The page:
Trade wars, nuclear proliferation, mass expulsions from America – those are among the risks Asians face from the next occupant of the White House, writes Raymond Whitaker

On November 9 the world woke up to a new reality. Markets plunged and governments went into urgent session as they discovered that instead of the US presidential election result they had hoped for and assumed – a victory for familiarity and continuity in the shape of Hillary Clinton – the most powerful nation on earth had instead chosen Donald J Trump, a six-times-bankrupted, thrice-married property mogul and reality television star who had never previously been elected to anything in his life.

While none could have failed to notice Trump’s extravagant claims and promises during the drawn-out campaign that characterises US presidential elections, few anticipated that they would ever have to take him seriously. That changed the day after Americans voted, setting in motion the most unpredictable transition period in the country’s history.

Both at home and abroad, the question universally being asked is: will the President-elect do what he says? Asia in particular has reason to fear the answer.

If Trump were to follow his rhetoric to the letter, he would start a trade war with China and other low-cost Asian exporters, crack down on immigration from South Asia, drive Pakistan further into China’s embrace, press Japan and South Korea to develop nuclear weapons while scrapping the nuclear deal with Iran – which would probably doom the Nuclear Non-Proliferation Treaty – and for good measure ditch the Paris climate change treaty, which has only just gone into effect.

FIRST AMONG EQUALS: Japanese PM Shinzo Abe was the first foreign leader to meet the President-elect at Trump Tower in New York
PM Shinzo Abe was the first foreign
leader to meet the President-elect at
Trump Tower in New York

Given such prospects, it was no surprise that Japan’s Prime Minister, Shintaro Abe, hastened to be the first foreign leader to meet the President-elect at Trump Tower in New York. He gave little away afterwards, other than to say the discussion had been ‘very candid’. But within days Trump had announced that on his first day in office, he would scrap the Trans-Pacific Partnership (TPP) treaty, a pet project of President Barack Obama which his successor has denounced as exporting US jobs. Despite excluding China, TPP involved 12 Pacific Rim countries and 40 per cent of world trade, but without the US it is a dead letter.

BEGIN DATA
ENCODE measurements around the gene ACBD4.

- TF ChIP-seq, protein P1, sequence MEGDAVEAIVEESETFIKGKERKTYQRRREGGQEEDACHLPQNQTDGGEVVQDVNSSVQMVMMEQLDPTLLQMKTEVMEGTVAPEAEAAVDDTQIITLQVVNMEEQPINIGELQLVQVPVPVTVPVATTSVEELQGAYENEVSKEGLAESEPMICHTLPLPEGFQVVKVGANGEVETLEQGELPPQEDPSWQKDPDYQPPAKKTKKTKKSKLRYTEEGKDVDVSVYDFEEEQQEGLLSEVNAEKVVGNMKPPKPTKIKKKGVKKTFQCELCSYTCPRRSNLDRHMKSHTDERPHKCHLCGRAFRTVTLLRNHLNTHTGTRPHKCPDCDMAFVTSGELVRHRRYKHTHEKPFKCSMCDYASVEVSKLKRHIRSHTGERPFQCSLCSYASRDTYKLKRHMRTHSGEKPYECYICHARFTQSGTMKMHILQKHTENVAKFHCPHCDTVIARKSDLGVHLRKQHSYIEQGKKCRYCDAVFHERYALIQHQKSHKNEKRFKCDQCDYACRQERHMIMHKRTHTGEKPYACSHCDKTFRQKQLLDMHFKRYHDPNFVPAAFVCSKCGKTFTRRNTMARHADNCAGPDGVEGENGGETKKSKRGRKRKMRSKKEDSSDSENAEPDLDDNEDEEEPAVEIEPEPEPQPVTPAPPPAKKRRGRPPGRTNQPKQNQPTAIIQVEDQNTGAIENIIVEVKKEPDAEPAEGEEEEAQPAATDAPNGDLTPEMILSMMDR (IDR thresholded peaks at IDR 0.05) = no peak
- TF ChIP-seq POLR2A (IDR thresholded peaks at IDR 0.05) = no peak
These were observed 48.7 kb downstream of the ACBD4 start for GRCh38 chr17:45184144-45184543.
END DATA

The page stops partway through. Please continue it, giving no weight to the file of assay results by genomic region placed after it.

Abe, whose other main concern would have been the strategic partnership between the US and Japan, said that he thought he could build a personal relationship with Trump. This is likely to be an important consideration with a President who sees himself as a ‘deal-maker’, more likely to prefer negotiating face-to-face with those he views as fellow ‘strong’ leaders than pondering the nuances of policy.

But even if it is inconceivable that Japan, the only country to suffer nuclear attack, would deploy such weapons itself, both the Japanese and South Koreans are likely to find themselves having to pay more for their defence under President Trump, who has accused the two countries of ‘free-riding’ on US commitments to protect them from Chinese expansionism and North Korean adventurism. The new occupant of the White House has promised to resist Chinese encroachment in the South China Sea, but whether a businessman who appears to view most issues in money terms is prepared to invest heavily in US naval power remains to be seen.

For Trump, the money issue par excellence is exports from China, which he has accused of ‘raping’ the US. During the campaign he threatened a 45 per cent tariff on Chinese products, and promised to ‘bring jobs back’ from China, saying: ‘I’m going to get Apple to start making their computers and their iPhones on our land, not in China.’ Apple pointed out that it has created two million jobs in the US, while others have described myriad difficulties with Trump’s approach. iPhones, for example, are assembled in China from components from the US as well as Japan, South Korea and Taiwan. And how would Americans react to hefty increases in the price of their consumer electronics?

All the same, China has reacted warily to the Trump victory. ‘A trade war is inconceivable,’ said a Chinese analyst, trying to reassure himself and fellow citizens. ‘Trump is a smart person. He said this to get the votes. Once he’s in power, he will continue to be smart and won’t want to hurt his chances to be re-elected.’ For more than two decades, Beijing sources added, presidential candidates have threatened action against Chinese exports, only to go quiet once in office. But of all Trump’s campaign pledges, this is the one his supporters will not forget. If he fails to ‘bring back’ jobs, they are unlikely to forgive him.

FLAME OF FRIENDSHIP: Trump lights a candle at an event organised by the Republican Hindu Coalition
FLAME OF FRIENDSHIP: Trump lights a candle at an event organised by the Republican Hindu Coalition

Many fear that despite the President-elect’s bluster, his policies will actually result in China extending its influence across Asia. Less than two weeks after the US election, the 21 members of the Asia Pacific Economic Co-operation organisation were meeting in Peru, with America’s partners in TPP seeking to salvage what they could in the way of free trade. While Obama was bidding his fellow leaders farewell, China’s President Xi Jinping was seeking new trading arrangements, this time with the US left out.